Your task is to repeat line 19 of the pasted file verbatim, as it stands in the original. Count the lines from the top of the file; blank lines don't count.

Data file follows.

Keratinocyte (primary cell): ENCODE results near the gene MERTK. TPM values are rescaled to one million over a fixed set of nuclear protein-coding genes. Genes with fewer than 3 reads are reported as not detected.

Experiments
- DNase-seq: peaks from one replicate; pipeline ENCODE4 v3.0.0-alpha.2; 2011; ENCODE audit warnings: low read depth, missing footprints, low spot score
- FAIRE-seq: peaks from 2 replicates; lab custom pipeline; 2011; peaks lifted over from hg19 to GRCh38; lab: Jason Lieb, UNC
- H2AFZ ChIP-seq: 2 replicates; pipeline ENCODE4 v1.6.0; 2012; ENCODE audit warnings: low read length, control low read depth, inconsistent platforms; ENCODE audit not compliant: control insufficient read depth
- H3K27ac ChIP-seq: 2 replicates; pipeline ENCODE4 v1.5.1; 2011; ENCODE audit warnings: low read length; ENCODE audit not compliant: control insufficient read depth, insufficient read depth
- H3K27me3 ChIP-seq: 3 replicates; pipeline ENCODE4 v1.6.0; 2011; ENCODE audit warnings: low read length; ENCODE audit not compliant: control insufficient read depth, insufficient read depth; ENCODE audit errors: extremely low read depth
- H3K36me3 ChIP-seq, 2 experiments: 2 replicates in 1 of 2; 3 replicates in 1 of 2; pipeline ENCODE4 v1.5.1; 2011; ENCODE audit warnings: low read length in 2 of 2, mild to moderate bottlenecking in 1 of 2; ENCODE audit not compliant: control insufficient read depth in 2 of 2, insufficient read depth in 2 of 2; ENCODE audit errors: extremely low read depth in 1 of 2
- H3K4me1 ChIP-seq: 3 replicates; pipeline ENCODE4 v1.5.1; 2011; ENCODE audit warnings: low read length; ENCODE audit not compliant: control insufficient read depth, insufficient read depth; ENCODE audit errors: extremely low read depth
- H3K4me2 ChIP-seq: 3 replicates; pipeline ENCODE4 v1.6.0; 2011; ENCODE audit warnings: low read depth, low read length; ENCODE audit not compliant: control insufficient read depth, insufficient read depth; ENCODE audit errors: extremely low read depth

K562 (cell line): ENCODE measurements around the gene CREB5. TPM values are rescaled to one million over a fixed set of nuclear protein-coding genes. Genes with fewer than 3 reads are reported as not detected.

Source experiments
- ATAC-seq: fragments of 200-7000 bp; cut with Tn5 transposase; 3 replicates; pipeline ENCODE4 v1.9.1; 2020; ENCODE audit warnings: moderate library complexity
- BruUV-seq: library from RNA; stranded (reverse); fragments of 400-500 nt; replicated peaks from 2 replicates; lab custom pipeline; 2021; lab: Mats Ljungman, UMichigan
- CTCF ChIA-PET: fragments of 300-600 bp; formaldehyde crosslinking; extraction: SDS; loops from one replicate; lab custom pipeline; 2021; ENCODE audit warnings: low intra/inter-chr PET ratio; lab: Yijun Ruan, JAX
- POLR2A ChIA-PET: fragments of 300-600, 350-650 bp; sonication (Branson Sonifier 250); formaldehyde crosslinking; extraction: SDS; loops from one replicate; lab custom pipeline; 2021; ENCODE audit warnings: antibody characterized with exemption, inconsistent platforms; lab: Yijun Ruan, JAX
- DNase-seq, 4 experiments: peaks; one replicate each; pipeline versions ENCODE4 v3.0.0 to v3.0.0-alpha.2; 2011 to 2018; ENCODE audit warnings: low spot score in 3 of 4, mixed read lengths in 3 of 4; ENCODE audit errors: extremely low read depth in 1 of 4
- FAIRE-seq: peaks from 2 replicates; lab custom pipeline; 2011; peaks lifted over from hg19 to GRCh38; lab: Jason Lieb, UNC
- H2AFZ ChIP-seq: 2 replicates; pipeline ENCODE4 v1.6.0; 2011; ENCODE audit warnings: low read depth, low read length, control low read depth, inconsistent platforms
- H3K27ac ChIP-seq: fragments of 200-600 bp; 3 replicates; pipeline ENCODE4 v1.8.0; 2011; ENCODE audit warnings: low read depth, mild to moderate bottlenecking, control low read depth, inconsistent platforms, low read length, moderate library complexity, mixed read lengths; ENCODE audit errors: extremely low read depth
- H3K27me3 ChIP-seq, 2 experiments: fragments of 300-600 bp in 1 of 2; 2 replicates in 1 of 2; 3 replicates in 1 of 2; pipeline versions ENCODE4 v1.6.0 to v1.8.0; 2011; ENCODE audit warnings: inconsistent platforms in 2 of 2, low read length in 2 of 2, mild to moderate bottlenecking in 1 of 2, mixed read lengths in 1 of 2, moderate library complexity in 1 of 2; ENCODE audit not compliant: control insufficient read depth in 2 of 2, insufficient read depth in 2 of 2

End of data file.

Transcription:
- H2AFZ ChIP-seq: 2 replicates; pipeline ENCODE4 v1.6.0; 2011; ENCODE audit warnings: low read depth, low read length, control low read depth, inconsistent platforms